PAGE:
But what were at first a few jobs for the mercs have now become an opportunity, because other businesses – Hilton is mentioned, and Marriott, and there are doubtless many more – are scared: their property is under threat.
To be sure, the 'security' purveyors might make a few half-hearted noises about helping the desperate, whatever, but when, for example, Blackwater USA says it has ‘joined the ongoing relief efforts … to help assist in evacuating citizens’, what does it mean? Well, it lists the services that are ‘available’ – which include, ominously, particularly given its veterans' histories, ‘crowd control’ – then provides a number to ring if you have ‘a security or evacuation request’. A request, one imagines, backed by dollars.
The Steele Foundation is a bit more explicit about how it can ‘assist clients’: it can provide security and safety ‘at designated client locations’; it can ‘protect client personnel and … secure assets’. It provides a painfully accurate analysis of what’s gone wrong, and a promise about what Steele’s ‘Global Rapid Response’ can do about it.
At a time when federal recovery agencies are staged outside of New Orleans and unable to assist the population due to security risks; at a time when the private security and public law enforcement agencies have been decimated; when companies have been unable to secure government resources; when fuel sources have been depleted and emergency generators are failing; when the downtown area has been cut off from food supplies; when people are trapped in buildings and unable to evacuate on their own, Global Rapid Response(TM) has been able to proactively support clients during the crisis.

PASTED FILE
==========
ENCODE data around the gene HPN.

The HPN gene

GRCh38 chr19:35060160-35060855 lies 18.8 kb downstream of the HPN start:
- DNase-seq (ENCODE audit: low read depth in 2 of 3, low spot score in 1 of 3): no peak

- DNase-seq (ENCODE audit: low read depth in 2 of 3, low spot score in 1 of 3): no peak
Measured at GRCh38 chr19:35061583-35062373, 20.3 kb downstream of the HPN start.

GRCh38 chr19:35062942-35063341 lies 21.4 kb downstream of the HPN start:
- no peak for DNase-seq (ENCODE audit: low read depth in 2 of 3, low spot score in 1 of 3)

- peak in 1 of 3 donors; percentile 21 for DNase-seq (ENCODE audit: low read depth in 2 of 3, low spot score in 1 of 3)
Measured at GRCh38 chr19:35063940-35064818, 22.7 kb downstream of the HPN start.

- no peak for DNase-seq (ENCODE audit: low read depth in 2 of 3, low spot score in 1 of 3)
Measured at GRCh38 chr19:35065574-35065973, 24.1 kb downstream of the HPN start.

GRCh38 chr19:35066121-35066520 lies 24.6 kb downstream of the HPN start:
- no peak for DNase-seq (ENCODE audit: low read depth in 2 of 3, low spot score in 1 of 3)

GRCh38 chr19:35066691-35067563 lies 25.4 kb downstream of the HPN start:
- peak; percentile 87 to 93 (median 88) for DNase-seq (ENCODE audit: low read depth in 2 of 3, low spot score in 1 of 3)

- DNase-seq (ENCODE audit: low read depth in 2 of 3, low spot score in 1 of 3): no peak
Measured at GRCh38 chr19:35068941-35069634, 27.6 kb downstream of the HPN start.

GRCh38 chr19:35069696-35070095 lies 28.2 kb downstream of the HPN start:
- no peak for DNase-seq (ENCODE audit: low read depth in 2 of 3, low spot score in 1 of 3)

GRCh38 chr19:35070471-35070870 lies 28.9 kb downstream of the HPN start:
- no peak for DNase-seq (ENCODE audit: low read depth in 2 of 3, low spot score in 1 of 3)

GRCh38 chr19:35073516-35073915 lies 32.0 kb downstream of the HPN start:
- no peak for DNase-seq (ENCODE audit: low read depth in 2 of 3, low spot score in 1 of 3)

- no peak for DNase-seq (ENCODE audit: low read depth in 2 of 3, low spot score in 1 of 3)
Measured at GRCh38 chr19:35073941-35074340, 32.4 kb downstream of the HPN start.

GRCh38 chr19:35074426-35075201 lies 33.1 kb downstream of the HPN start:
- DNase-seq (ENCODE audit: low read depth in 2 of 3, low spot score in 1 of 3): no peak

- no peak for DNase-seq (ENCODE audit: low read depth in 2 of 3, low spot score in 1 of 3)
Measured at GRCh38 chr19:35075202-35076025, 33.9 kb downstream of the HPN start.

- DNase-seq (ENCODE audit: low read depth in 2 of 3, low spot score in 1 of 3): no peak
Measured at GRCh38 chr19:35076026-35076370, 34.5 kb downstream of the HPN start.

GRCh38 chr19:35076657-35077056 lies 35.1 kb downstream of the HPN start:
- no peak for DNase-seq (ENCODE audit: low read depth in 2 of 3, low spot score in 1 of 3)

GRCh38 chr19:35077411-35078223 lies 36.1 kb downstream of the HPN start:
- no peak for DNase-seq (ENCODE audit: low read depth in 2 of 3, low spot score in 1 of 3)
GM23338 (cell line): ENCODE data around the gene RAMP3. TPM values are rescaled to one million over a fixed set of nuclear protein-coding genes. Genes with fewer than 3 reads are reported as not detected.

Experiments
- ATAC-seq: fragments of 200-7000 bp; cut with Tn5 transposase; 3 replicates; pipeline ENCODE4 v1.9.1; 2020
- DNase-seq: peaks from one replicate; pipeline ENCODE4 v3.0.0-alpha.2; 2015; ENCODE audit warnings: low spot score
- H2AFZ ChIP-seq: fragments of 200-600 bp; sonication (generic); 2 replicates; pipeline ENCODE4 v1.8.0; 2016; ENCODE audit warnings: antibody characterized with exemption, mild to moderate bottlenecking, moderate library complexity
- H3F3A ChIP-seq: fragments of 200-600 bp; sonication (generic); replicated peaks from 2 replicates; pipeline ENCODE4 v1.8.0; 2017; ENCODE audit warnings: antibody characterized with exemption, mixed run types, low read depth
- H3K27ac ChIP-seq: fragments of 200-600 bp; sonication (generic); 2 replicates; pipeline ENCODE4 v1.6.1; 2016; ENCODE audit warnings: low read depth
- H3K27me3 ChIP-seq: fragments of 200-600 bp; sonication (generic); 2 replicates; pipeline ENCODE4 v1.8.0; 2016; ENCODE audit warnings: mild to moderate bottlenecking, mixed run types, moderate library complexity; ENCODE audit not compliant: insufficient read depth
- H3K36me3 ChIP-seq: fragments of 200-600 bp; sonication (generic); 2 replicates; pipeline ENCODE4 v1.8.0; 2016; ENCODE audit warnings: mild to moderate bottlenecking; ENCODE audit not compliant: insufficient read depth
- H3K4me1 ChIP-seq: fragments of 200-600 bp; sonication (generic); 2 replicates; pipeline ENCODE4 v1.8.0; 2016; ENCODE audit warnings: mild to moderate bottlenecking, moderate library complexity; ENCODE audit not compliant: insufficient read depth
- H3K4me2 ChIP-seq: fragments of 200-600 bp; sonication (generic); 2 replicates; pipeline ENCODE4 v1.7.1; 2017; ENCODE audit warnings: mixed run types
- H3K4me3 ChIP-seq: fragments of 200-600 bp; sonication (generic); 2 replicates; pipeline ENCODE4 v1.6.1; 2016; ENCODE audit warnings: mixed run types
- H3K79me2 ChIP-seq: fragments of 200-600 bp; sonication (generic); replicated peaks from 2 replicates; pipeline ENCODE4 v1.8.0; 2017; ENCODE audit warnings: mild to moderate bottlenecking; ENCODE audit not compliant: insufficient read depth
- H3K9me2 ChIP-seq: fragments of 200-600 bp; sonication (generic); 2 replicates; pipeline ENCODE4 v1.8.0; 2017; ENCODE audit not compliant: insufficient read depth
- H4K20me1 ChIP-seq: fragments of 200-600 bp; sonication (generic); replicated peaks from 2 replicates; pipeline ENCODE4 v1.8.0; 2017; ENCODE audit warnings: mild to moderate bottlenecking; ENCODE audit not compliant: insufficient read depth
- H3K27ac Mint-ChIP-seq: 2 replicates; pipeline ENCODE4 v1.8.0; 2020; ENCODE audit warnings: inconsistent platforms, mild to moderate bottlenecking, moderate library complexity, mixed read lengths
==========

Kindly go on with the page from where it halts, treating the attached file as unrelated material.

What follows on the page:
So while most of New Orleans has been left to die of starvation, thirst, heat, disease and violence, a few people have some support. Despite the lack of doctors for the dying, there's medicine for business, and while the state won’t even let the Red Cross in to help the dying, because it will ‘keep people from evacuating', the soldiers of fortune can come and go, to minister to their clients.
You know what we're seeing? Another mercenary boss, Bill Vorlicek, director of Kroll’s emergency management group, knows, and tells us without hesitation or dissembling, but with pride.
‘Corporate America taking care of its own.’
Corporate America already had a go at the ‘before’ of a hurricane (though they’re now quite coy about it). Now they’re having a go at the ‘after’, and this time, what they’re about to inflict isn’t only the murderous violence of neglect, of poverty, of unaccountability: this time it’s also the violence of guns.
In the unsentimental world of business there’s no cataclysm that’s not also an opportunity: after all, Halliburton’s dabbing away its tears over Katrina with some of the dollars from its new reconstruction contract. Now in a breathtaking feedback loop, the social chaos caused by governmental neglect has created a truly exciting opportunity for the providers of privatised violence. Their presence, analysis and recent history suggest, is likely to increase the chaos, so increasing the need for their presence. They can’t lose.
Only these people can lose, while Corporate America takes care of its own.